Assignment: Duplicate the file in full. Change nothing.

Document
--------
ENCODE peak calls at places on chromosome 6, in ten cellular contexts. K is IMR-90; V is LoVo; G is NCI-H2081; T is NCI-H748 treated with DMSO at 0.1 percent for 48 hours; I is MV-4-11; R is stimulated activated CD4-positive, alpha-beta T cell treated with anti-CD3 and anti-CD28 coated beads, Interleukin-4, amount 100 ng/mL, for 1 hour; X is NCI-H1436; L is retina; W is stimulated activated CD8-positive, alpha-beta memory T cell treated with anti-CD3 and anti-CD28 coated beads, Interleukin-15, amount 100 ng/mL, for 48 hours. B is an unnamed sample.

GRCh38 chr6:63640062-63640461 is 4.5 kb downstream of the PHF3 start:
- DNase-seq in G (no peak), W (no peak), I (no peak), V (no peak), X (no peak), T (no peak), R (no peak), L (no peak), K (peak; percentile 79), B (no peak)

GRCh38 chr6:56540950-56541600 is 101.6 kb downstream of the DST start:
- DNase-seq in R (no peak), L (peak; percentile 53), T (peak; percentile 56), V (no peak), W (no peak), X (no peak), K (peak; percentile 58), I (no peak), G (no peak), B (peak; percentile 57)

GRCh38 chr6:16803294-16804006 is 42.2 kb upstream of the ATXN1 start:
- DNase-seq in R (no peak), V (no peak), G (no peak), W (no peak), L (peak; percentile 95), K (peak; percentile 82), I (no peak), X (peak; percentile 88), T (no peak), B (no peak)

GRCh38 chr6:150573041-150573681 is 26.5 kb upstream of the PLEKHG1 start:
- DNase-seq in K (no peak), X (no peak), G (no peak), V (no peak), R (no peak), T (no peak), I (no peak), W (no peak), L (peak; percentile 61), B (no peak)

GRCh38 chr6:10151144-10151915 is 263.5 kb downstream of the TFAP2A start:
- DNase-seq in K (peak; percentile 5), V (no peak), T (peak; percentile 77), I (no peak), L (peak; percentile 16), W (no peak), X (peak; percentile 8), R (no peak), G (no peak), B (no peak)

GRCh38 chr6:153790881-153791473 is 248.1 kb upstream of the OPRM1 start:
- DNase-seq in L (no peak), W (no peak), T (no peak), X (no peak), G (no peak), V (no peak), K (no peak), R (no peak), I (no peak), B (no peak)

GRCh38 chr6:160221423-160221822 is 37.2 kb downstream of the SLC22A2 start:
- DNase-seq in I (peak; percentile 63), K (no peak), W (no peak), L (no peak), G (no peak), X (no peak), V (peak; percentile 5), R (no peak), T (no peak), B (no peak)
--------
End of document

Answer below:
ENCODE peak calls at places on chromosome 6, in ten cellular contexts. K is IMR-90; V is LoVo; G is NCI-H2081; T is NCI-H748 treated with DMSO at 0.1 percent for 48 hours; I is MV-4-11; R is stimulated activated CD4-positive, alpha-beta T cell treated with anti-CD3 and anti-CD28 coated beads, Interleukin-4, amount 100 ng/mL, for 1 hour; X is NCI-H1436; L is retina; W is stimulated activated CD8-positive, alpha-beta memory T cell treated with anti-CD3 and anti-CD28 coated beads, Interleukin-15, amount 100 ng/mL, for 48 hours. B is an unnamed sample.

GRCh38 chr6:63640062-63640461 is 4.5 kb downstream of the PHF3 start:
- DNase-seq in G (no peak), W (no peak), I (no peak), V (no peak), X (no peak), T (no peak), R (no peak), L (no peak), K (peak; percentile 79), B (no peak)

GRCh38 chr6:56540950-56541600 is 101.6 kb downstream of the DST start:
- DNase-seq in R (no peak), L (peak; percentile 53), T (peak; percentile 56), V (no peak), W (no peak), X (no peak), K (peak; percentile 58), I (no peak), G (no peak), B (peak; percentile 57)

GRCh38 chr6:16803294-16804006 is 42.2 kb upstream of the ATXN1 start:
- DNase-seq in R (no peak), V (no peak), G (no peak), W (no peak), L (peak; percentile 95), K (peak; percentile 82), I (no peak), X (peak; percentile 88), T (no peak), B (no peak)

GRCh38 chr6:150573041-150573681 is 26.5 kb upstream of the PLEKHG1 start:
- DNase-seq in K (no peak), X (no peak), G (no peak), V (no peak), R (no peak), T (no peak), I (no peak), W (no peak), L (peak; percentile 61), B (no peak)

GRCh38 chr6:10151144-10151915 is 263.5 kb downstream of the TFAP2A start:
- DNase-seq in K (peak; percentile 5), V (no peak), T (peak; percentile 77), I (no peak), L (peak; percentile 16), W (no peak), X (peak; percentile 8), R (no peak), G (no peak), B (no peak)

GRCh38 chr6:153790881-153791473 is 248.1 kb upstream of the OPRM1 start:
- DNase-seq in L (no peak), W (no peak), T (no peak), X (no peak), G (no peak), V (no peak), K (no peak), R (no peak), I (no peak), B (no peak)

GRCh38 chr6:160221423-160221822 is 37.2 kb downstream of the SLC22A2 start:
- DNase-seq in I (peak; percentile 63), K (no peak), W (no peak), L (no peak), G (no peak), X (no peak), V (peak; percentile 5), R (no peak), T (no peak), B (no peak)